Tan Suet Mien
Telephone: 6316 2834
- BSc (1st Class Hons), MSc, National University of Singapore
- D.Phil., Oxford University, UK
- Singapore Society for Biochemistry and Molecular Biology Medal, NUS, 1995
- The Lijen Industrial Development Medal, NUS, 1995
- Arthritis Research Campaign Scholarship, UK, 1998
- Assistant Professor, School of Biological Sciences (SBS), NTU, 2001
- Sub-Dean (Academic) 2005-2006
- Assistant Chair (Academic) 2006-2008
- Nanyang Award for Excellence in Teaching, NTU, 2006
- Associate Chair (Academic), School of Biological Sciences, NTU, 1st July 2011 – 30th June 2014
- National Day Honours (2013)
- The Public Administration Medal (Bronze)
My research group has a long-standing
understanding the molecular mechanisms of cell adhesion and migration
underpinning normal and pathological conditions, including inflammation and
cancer. We focus on two families of molecules – integrins and kindlins. Integrins
are heterodimeric transmembrane proteins that mediate cell-cell,
cell-extracellular matrix, and cell-virus interactions. Integrin ligand-binding
is regulated by its conformational change that is dependent on the interactions
between its cytoplasmic domain and cytosolic proteins. These cytosolic proteins
can either be positive or negative regulators of integrin function. Currently,
my research group and in collaboration with others seek to define the molecular
basis of cross-talks between these regulators, and how they modulate integrin
ligand-binding, signaling and cytoskeletal re-modelling under normal and
pathological conditions, such as chronic inflammation and cancer metastasis.
Kindlins are a small
family of FERM-domain-containing cytoplasmic proteins. Three kindlin paralogs
have been identified with dissimilar tissue expression profiles. Over the last
few years, kindlins emerged as key regulators of integrin activation and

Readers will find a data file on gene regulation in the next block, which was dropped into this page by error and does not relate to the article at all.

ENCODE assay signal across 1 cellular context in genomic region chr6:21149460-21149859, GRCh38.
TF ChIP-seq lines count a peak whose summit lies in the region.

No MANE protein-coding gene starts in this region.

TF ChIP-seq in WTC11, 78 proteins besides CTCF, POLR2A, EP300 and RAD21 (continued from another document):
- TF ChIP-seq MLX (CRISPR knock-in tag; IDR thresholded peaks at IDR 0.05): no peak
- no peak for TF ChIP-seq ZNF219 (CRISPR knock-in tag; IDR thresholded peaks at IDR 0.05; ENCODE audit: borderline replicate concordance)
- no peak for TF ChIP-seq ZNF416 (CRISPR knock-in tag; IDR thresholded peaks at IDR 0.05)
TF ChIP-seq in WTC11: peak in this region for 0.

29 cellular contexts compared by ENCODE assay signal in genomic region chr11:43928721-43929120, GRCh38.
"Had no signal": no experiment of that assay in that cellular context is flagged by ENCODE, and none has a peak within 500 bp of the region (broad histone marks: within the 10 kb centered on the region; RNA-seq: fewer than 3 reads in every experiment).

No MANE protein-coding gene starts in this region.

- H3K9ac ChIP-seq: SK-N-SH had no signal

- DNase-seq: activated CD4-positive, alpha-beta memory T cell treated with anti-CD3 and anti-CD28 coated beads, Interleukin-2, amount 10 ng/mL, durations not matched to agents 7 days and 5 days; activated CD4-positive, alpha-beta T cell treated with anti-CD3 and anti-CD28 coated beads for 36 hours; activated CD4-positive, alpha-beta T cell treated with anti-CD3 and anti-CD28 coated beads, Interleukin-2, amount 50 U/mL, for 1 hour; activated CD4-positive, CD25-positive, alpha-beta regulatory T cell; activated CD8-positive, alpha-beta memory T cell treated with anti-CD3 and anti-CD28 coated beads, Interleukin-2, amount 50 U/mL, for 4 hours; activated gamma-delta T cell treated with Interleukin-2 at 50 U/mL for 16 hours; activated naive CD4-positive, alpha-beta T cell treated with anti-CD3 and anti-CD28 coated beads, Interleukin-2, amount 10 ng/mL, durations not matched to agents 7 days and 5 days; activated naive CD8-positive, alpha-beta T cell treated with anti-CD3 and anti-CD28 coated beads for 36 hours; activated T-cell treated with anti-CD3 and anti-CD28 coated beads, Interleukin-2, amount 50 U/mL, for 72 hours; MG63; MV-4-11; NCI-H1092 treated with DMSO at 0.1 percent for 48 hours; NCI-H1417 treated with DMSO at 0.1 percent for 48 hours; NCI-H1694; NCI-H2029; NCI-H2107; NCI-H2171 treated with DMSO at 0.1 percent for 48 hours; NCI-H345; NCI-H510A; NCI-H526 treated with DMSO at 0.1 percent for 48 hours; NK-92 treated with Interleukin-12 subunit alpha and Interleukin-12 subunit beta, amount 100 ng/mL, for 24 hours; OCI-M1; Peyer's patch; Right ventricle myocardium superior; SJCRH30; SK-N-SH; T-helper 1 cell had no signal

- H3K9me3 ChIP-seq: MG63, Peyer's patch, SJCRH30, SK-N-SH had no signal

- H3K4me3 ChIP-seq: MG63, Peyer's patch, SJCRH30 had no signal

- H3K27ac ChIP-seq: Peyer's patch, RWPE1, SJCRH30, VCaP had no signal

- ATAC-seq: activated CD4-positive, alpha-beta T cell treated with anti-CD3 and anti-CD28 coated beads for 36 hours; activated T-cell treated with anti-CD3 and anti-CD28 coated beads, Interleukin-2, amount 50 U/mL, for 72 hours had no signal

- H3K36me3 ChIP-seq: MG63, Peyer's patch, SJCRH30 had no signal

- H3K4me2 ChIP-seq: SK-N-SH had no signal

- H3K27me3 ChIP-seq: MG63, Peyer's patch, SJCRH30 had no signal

signaling. The importance of kindlins is underscored by diseases Kindler
syndrome, leukocyte adhesion deficiency III, and cancer. In addition to
integrin-affinity regulation, our research group and others have shown that
kindlins promote integrin clustering, which strengthens cell-ECM and cell-cell
adhesion. There is also gaining evidence that kindlins are involved in cellular
signaling conduits that are independent of integrins. We are investigating the
roles of kindlins in these pathways in the context of cancer progression. Our
recent work suggests an important role of kindlin3 in chronic myeloid leukemia
cell proliferation. Some images for our research work and in collaboration with
others are shown below.
An illustration of intergrin signalling in antigen presentation
Silencing of kindlin3 slows the growth of chronic
myelogenous leukemia cells in soft agar and mouse xenograft.
Integrin LFA-1-mediated T cell migration on ICAM-1.
Immunofluorescence imaging of cytosolic molecules RACK1 (A), kindlin3 (B), and
MyH9 (C) (red). Actin (green) and nucleus (Blue).
SEM images of melanoma cells with kindlin overexpression and
mouse lung metastasis assay.
Wound healing assay to assess the effect of kindlin
overexpression in cancer cells.
Analyses of force contractions of HUVECs on micro-posts
coated with ECM. FN: fibronectin, COL: collagen
analyses of integrin cytoplasmic tails interactions.
Immunofluorescence analyses of HUVECs spreading on
fibronectin. Stainings of kindlins, RACK1 and hnRNPK are shown.
MD simulations of integrin transmembrane packing.